In the days after 9/11, Abigail R. Esman walked the streets of New York haunted by a feeling that was eerily familiar: the trauma of violence that hovered in the air. Friends, family, and strangers moved, walked, even stood as she herself had done earlier as a victim of domestic battery and abuse. Since then, Esman, a journalist who specializes in writing on terrorism and radicalization, has studied the connections between domestic abuse and terrorism and the forces that inspire both forms of violence. In Rage: Narcissism, Patriarchy, and the Culture of Terrorism Esman brings into focus the complex web that ties them together, illuminating the terrorist psyche and the cultures that create it.
With this new approach to understanding terrorism and violence, Esman presents clear explanations of pathological narcissism and its roots in shame-honor cultures—both familial and sociopolitical—through portraits of terrorists and batterers, including O. J. Simpson, Osama bin Laden, Anders Breivik, and Dylann Roof. The insights of psychiatrists, former white supremacists, Islamist terrorists, national security experts, and others elaborate her thesis, while Esman’s own experiences with abuse and the aftermath of 9/11 on the streets of New York City further enrich the narrative.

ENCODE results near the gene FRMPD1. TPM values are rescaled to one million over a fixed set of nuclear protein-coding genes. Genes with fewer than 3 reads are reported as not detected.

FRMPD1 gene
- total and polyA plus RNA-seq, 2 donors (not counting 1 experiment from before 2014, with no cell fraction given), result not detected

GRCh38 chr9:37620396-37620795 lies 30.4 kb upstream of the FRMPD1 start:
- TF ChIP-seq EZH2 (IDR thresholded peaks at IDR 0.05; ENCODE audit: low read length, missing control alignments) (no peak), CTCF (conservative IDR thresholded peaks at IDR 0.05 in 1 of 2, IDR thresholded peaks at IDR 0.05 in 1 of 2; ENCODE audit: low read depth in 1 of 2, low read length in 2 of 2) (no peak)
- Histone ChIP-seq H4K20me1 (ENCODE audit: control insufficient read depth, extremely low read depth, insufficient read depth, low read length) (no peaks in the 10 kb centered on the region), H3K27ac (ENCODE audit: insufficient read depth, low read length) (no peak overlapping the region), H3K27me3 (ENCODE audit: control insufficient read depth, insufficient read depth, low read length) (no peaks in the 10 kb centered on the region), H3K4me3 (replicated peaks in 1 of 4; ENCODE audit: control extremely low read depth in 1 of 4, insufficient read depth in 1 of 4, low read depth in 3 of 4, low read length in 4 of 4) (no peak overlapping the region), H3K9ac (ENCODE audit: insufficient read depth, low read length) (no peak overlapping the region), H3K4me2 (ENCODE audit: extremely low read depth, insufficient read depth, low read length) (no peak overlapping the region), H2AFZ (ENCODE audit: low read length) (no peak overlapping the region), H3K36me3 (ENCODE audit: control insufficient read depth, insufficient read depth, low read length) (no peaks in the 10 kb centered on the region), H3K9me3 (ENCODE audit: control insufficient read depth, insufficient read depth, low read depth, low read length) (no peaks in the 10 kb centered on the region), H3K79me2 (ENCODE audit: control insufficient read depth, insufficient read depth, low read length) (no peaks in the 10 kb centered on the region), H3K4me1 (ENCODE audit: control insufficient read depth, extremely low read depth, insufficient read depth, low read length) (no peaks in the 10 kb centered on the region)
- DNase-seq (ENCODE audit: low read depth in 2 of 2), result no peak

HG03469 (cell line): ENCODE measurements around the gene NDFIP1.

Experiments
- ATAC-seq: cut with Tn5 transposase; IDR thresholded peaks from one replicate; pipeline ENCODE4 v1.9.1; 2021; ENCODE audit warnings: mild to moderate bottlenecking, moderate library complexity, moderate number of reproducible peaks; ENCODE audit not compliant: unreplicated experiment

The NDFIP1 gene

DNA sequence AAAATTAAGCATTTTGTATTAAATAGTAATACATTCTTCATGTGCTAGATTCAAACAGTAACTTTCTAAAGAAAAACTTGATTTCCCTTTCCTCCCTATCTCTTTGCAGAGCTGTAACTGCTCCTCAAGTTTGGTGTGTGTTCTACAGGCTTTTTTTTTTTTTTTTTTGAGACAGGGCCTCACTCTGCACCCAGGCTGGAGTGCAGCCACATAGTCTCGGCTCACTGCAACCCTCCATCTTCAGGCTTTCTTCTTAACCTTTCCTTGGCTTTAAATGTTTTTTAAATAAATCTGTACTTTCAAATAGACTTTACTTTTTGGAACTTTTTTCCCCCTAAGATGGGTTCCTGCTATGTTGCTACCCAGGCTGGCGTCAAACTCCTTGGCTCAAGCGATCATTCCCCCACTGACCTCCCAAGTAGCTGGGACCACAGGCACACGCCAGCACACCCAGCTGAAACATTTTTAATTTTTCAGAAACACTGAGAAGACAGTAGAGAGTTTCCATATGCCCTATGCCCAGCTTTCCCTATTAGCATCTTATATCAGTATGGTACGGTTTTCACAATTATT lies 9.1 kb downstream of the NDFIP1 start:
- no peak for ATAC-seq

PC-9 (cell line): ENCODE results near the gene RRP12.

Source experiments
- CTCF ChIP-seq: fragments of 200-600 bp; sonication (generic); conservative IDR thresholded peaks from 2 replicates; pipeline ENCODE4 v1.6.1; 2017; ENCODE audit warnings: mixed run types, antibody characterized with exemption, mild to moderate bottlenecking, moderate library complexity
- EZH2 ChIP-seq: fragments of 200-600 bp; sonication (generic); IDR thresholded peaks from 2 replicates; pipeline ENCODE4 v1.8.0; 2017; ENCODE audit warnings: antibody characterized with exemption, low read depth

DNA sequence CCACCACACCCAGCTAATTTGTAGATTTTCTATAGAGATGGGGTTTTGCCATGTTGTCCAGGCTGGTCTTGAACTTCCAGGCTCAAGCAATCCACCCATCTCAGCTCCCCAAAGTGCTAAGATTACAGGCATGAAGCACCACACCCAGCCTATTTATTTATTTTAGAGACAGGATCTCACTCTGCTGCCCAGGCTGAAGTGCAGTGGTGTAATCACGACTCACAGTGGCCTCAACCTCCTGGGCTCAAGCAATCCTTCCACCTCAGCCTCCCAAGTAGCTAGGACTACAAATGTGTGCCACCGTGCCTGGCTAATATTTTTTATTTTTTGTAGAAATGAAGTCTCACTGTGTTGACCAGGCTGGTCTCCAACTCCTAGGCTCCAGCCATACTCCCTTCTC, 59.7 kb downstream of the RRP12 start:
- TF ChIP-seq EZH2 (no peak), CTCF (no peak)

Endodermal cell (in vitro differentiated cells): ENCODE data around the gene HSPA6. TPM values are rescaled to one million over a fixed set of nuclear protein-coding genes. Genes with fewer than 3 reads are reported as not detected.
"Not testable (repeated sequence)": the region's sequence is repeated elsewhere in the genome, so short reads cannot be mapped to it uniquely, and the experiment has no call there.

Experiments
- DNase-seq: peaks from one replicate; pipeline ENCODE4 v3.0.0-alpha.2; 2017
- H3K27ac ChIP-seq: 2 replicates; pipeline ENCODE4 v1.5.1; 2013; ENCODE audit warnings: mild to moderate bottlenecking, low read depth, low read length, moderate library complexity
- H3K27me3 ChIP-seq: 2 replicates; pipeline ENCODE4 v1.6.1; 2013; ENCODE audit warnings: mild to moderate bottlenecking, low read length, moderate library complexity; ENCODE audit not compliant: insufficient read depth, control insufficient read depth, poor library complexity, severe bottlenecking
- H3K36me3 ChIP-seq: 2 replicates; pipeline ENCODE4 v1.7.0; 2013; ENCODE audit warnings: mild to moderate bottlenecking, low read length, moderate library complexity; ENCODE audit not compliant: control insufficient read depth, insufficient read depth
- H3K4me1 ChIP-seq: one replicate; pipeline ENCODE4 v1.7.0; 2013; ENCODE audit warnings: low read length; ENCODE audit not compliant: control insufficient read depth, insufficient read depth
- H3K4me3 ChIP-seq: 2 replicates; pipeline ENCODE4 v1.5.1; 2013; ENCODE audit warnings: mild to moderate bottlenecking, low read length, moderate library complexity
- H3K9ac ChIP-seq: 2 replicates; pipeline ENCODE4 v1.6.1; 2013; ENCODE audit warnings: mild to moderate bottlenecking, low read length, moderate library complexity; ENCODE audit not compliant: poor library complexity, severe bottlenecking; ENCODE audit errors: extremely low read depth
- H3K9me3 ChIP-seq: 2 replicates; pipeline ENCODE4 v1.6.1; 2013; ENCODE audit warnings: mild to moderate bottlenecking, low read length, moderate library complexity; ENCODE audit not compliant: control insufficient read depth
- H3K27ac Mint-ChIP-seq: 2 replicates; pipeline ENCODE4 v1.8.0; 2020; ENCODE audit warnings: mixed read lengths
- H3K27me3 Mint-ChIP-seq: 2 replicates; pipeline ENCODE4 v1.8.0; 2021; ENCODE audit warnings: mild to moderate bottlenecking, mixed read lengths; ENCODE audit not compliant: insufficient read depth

At a time when so many lives are threatened by public violence and terrorism, understanding the forces that incite them has become crucial, and finding solutions, urgent. Esman proposes social and policy initiatives aimed at reducing violence while engendering social equality and enriching women’s rights. Such proposals, she argues, are essential to overcoming the cultural and political forces that hinder progress toward security and peace. This groundbreaking book sheds new light on the roots of violence and terrorism while advancing proactive measures to protect our values and traditions of justice, equality, and freedom.